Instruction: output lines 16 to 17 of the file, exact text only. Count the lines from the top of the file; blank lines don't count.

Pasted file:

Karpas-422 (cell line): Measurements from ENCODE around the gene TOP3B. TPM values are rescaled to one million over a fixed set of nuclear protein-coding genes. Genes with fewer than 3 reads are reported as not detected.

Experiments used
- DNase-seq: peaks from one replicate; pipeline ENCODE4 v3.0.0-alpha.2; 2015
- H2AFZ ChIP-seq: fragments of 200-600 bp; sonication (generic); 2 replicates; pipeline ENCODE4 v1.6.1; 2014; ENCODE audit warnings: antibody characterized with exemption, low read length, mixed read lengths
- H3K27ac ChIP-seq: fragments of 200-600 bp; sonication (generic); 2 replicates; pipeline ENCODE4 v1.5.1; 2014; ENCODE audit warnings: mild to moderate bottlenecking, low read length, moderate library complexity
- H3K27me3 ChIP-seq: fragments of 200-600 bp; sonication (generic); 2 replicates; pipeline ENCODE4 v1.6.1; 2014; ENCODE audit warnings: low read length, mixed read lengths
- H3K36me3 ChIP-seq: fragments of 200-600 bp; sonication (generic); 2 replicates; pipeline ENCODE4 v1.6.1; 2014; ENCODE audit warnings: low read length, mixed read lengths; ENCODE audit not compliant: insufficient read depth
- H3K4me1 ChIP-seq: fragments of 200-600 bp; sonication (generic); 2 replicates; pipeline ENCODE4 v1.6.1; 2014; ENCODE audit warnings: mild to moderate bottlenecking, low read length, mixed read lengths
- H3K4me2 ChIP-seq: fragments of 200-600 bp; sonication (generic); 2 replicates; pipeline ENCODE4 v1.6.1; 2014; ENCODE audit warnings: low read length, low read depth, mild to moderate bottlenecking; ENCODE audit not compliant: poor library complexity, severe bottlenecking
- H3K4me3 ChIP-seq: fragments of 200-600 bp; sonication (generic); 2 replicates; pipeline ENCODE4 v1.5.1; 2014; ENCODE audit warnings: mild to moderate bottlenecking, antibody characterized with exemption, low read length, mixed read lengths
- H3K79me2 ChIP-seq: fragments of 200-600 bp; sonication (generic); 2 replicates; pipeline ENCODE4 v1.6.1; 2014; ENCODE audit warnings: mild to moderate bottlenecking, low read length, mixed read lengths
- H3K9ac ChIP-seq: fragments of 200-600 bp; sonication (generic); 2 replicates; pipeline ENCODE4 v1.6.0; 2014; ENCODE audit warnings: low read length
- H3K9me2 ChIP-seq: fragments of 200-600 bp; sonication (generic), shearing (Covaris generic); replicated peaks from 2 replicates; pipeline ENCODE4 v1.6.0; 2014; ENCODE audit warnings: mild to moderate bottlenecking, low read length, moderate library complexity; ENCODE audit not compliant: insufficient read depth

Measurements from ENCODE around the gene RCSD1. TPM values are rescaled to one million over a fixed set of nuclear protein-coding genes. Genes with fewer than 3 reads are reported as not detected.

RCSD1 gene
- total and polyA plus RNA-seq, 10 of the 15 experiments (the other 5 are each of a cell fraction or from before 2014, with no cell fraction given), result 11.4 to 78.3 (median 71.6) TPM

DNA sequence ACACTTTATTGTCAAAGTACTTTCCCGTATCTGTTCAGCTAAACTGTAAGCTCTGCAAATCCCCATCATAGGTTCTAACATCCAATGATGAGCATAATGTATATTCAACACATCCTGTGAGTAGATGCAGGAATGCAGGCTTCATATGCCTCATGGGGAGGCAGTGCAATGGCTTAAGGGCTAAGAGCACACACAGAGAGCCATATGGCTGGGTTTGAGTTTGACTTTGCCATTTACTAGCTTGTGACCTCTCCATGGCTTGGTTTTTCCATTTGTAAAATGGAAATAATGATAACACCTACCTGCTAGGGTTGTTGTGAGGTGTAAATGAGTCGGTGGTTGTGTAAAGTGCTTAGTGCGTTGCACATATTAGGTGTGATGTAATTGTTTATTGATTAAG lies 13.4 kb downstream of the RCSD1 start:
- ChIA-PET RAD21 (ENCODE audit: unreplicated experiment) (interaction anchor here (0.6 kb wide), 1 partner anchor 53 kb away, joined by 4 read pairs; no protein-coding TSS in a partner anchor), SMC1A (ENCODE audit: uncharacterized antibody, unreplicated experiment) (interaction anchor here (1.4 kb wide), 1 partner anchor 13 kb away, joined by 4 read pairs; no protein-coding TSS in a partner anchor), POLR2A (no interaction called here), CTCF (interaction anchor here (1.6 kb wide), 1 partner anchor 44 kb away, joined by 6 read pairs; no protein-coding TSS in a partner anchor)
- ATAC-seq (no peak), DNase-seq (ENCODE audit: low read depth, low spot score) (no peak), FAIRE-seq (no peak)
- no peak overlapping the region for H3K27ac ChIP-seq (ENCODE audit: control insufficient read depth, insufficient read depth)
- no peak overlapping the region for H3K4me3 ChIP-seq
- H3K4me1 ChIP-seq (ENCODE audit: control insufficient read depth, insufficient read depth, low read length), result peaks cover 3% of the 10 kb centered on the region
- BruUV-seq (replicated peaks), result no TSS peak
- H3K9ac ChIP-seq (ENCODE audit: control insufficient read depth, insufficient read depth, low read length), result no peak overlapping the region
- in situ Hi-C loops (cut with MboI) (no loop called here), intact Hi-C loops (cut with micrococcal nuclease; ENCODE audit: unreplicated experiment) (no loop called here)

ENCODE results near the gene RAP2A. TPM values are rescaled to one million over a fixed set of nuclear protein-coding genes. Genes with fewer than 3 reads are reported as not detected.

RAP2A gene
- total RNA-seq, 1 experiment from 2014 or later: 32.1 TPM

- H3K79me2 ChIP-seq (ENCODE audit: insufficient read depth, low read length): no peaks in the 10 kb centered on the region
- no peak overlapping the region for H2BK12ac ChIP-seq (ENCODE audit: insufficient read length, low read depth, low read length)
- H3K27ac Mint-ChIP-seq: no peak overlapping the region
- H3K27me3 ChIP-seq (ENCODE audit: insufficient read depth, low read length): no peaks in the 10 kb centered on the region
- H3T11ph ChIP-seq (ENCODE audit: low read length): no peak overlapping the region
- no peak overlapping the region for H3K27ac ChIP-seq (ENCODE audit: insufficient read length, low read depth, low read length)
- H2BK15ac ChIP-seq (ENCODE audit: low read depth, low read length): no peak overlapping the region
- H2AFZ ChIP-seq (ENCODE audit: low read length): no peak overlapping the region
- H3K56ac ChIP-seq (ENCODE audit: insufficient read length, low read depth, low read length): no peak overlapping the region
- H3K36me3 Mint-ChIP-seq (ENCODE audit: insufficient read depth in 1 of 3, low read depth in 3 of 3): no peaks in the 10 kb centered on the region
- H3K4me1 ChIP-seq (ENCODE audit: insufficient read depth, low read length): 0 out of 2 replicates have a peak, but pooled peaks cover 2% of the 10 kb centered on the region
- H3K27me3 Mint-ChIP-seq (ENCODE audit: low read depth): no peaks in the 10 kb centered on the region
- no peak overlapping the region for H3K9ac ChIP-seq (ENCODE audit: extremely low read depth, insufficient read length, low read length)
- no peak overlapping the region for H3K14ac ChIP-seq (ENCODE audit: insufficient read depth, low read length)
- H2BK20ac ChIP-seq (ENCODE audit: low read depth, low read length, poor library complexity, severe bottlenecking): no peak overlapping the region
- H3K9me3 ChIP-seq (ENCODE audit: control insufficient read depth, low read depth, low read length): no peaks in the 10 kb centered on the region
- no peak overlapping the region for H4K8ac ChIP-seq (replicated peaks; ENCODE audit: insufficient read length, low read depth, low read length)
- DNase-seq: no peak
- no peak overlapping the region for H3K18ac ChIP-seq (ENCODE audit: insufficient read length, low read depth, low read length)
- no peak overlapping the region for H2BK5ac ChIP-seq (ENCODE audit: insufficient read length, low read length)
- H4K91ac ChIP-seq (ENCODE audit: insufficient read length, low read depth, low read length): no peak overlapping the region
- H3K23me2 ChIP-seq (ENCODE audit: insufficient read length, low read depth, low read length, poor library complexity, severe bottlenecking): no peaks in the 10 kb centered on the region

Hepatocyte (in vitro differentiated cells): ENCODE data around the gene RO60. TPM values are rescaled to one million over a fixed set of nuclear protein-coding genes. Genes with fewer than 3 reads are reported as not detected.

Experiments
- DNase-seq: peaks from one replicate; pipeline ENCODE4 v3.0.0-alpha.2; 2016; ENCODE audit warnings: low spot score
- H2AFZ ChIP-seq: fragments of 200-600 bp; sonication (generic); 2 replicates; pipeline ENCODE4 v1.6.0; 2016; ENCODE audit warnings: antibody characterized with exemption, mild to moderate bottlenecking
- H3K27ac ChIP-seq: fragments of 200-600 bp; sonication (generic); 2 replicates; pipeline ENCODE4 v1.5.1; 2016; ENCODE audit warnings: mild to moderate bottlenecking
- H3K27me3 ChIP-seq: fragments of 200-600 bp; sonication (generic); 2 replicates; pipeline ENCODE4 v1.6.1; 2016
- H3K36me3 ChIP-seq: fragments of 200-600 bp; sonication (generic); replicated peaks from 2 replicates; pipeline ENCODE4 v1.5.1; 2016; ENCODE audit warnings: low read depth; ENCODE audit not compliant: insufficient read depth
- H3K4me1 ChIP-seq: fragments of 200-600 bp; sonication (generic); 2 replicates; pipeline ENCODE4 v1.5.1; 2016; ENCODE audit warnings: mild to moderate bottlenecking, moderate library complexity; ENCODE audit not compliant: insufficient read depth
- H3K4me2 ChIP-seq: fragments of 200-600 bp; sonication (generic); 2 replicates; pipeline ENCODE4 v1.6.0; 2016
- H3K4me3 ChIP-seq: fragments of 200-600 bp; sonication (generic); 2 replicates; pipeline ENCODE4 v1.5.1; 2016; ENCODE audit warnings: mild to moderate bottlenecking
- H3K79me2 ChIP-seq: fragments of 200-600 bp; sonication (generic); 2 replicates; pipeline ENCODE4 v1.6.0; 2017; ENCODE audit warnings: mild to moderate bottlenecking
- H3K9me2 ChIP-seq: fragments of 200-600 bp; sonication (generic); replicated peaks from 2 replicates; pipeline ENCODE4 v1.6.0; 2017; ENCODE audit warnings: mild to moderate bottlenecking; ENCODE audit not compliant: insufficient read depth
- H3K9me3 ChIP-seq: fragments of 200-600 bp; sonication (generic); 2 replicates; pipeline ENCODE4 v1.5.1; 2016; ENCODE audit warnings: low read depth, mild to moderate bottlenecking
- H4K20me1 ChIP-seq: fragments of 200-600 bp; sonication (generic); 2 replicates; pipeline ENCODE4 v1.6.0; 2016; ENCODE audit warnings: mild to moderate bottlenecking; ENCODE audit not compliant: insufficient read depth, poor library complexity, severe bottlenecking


- total and polyA plus RNA-seq, 10 of the 15 experiments (the other 5 are each of a cell fraction or from before 2014, with no cell fraction given), result 11.4 to 78.3 (median 71.6) TPM

DNA sequence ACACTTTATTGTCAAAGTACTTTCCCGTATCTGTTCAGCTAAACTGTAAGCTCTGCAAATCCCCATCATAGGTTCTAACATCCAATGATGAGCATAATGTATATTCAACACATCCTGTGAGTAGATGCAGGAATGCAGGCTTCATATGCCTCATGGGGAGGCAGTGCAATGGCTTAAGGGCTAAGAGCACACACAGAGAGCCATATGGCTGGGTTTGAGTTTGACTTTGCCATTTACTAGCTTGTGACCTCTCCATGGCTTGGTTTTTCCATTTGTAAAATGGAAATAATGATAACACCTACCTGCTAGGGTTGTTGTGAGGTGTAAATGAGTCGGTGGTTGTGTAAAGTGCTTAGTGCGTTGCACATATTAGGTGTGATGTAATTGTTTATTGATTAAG lies 13.4 kb downstream of the RCSD1 start: